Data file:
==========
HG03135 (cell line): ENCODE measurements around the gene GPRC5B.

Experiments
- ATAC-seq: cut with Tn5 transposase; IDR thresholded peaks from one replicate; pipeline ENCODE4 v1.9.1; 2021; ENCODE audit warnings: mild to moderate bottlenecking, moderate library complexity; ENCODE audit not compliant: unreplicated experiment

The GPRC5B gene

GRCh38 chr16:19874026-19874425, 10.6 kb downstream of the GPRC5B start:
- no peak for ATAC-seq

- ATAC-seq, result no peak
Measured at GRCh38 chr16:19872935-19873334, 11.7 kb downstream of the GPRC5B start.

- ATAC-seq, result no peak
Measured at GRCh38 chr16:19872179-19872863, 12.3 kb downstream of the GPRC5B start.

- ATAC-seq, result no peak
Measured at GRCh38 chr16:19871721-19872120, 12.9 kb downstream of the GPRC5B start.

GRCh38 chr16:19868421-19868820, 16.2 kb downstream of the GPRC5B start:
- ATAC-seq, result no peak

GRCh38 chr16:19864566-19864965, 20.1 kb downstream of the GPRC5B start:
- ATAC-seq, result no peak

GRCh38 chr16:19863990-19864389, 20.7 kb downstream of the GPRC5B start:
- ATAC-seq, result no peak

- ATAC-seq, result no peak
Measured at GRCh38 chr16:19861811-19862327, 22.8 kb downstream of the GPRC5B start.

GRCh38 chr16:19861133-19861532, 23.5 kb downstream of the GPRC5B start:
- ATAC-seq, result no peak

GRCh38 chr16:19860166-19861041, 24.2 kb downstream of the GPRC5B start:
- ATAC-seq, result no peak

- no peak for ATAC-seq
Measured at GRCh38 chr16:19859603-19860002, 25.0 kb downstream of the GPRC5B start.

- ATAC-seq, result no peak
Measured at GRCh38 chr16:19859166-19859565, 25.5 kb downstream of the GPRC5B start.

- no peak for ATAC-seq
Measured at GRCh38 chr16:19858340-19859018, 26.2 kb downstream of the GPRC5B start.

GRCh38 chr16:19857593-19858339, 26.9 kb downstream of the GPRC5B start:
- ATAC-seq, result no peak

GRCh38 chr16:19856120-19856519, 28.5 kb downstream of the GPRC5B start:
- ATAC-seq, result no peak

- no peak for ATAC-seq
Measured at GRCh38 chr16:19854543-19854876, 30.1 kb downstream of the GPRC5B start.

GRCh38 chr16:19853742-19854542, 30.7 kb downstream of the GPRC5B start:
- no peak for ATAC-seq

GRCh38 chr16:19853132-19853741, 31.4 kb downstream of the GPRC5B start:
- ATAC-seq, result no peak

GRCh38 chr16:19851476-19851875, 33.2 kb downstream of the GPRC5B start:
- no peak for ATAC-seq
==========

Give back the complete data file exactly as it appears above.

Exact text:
HG03135 (cell line): ENCODE measurements around the gene GPRC5B.

Experiments
- ATAC-seq: cut with Tn5 transposase; IDR thresholded peaks from one replicate; pipeline ENCODE4 v1.9.1; 2021; ENCODE audit warnings: mild to moderate bottlenecking, moderate library complexity; ENCODE audit not compliant: unreplicated experiment

The GPRC5B gene

GRCh38 chr16:19874026-19874425, 10.6 kb downstream of the GPRC5B start:
- no peak for ATAC-seq

- ATAC-seq, result no peak
Measured at GRCh38 chr16:19872935-19873334, 11.7 kb downstream of the GPRC5B start.

- ATAC-seq, result no peak
Measured at GRCh38 chr16:19872179-19872863, 12.3 kb downstream of the GPRC5B start.

- ATAC-seq, result no peak
Measured at GRCh38 chr16:19871721-19872120, 12.9 kb downstream of the GPRC5B start.

GRCh38 chr16:19868421-19868820, 16.2 kb downstream of the GPRC5B start:
- ATAC-seq, result no peak

GRCh38 chr16:19864566-19864965, 20.1 kb downstream of the GPRC5B start:
- ATAC-seq, result no peak

GRCh38 chr16:19863990-19864389, 20.7 kb downstream of the GPRC5B start:
- ATAC-seq, result no peak

- ATAC-seq, result no peak
Measured at GRCh38 chr16:19861811-19862327, 22.8 kb downstream of the GPRC5B start.

GRCh38 chr16:19861133-19861532, 23.5 kb downstream of the GPRC5B start:
- ATAC-seq, result no peak

GRCh38 chr16:19860166-19861041, 24.2 kb downstream of the GPRC5B start:
- ATAC-seq, result no peak

- no peak for ATAC-seq
Measured at GRCh38 chr16:19859603-19860002, 25.0 kb downstream of the GPRC5B start.

- ATAC-seq, result no peak
Measured at GRCh38 chr16:19859166-19859565, 25.5 kb downstream of the GPRC5B start.

- no peak for ATAC-seq
Measured at GRCh38 chr16:19858340-19859018, 26.2 kb downstream of the GPRC5B start.

GRCh38 chr16:19857593-19858339, 26.9 kb downstream of the GPRC5B start:
- ATAC-seq, result no peak

GRCh38 chr16:19856120-19856519, 28.5 kb downstream of the GPRC5B start:
- ATAC-seq, result no peak

- no peak for ATAC-seq
Measured at GRCh38 chr16:19854543-19854876, 30.1 kb downstream of the GPRC5B start.

GRCh38 chr16:19853742-19854542, 30.7 kb downstream of the GPRC5B start:
- no peak for ATAC-seq

GRCh38 chr16:19853132-19853741, 31.4 kb downstream of the GPRC5B start:
- ATAC-seq, result no peak

GRCh38 chr16:19851476-19851875, 33.2 kb downstream of the GPRC5B start:
- no peak for ATAC-seq